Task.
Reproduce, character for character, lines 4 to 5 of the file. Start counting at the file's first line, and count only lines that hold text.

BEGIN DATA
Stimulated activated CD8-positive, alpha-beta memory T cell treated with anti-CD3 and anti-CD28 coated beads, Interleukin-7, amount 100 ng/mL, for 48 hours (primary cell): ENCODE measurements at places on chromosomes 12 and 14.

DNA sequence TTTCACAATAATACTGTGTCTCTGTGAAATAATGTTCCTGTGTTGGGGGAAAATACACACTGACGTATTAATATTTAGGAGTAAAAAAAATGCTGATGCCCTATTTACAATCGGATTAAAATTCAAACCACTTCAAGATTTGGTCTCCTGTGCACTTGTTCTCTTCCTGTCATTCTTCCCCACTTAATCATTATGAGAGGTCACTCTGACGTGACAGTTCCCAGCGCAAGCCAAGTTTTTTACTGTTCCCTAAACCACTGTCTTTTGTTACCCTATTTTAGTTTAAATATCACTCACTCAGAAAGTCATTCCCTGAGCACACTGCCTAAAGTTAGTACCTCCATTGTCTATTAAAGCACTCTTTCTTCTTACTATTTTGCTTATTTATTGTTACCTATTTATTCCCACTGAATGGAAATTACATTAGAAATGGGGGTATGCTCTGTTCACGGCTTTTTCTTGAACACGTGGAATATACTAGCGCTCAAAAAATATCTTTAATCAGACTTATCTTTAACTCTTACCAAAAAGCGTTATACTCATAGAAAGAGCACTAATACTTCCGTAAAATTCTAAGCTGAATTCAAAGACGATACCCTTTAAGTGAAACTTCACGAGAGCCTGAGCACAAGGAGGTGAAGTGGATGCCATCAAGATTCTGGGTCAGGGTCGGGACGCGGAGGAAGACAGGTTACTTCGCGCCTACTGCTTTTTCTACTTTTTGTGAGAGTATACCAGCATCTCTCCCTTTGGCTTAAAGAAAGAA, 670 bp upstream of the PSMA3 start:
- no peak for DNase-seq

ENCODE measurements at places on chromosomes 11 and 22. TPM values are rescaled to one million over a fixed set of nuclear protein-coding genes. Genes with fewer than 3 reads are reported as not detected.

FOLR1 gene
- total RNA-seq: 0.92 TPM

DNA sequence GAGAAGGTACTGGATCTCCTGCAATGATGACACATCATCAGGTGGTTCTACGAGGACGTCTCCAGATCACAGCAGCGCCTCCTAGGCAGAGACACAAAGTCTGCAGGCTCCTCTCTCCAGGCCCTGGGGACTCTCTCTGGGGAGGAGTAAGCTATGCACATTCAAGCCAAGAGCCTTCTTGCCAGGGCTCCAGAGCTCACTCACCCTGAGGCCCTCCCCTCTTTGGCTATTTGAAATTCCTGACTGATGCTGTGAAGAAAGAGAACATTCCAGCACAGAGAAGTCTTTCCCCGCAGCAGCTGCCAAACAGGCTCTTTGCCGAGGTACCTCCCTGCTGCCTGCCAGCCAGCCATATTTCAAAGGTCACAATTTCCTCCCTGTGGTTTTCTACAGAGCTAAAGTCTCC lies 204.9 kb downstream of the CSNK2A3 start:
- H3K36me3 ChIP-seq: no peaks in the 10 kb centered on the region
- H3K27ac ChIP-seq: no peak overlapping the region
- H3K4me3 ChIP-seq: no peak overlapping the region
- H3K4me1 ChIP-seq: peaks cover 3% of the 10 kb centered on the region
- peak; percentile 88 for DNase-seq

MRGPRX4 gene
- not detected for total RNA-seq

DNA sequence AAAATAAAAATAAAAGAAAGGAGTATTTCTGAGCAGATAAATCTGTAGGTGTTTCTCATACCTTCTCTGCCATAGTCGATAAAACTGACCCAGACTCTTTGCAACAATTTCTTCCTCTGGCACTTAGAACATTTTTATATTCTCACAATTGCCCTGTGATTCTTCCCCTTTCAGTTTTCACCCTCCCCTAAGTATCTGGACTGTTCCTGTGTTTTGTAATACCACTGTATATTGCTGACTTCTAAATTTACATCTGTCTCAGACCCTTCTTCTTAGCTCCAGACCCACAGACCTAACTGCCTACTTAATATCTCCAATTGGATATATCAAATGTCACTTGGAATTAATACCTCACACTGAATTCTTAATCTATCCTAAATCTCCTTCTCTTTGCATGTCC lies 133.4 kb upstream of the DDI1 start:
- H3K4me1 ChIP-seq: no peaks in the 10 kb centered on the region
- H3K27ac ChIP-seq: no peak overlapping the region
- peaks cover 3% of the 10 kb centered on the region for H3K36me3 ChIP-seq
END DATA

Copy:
ENCODE measurements at places on chromosomes 11 and 22. TPM values are rescaled to one million over a fixed set of nuclear protein-coding genes. Genes with fewer than 3 reads are reported as not detected.

FOLR1 gene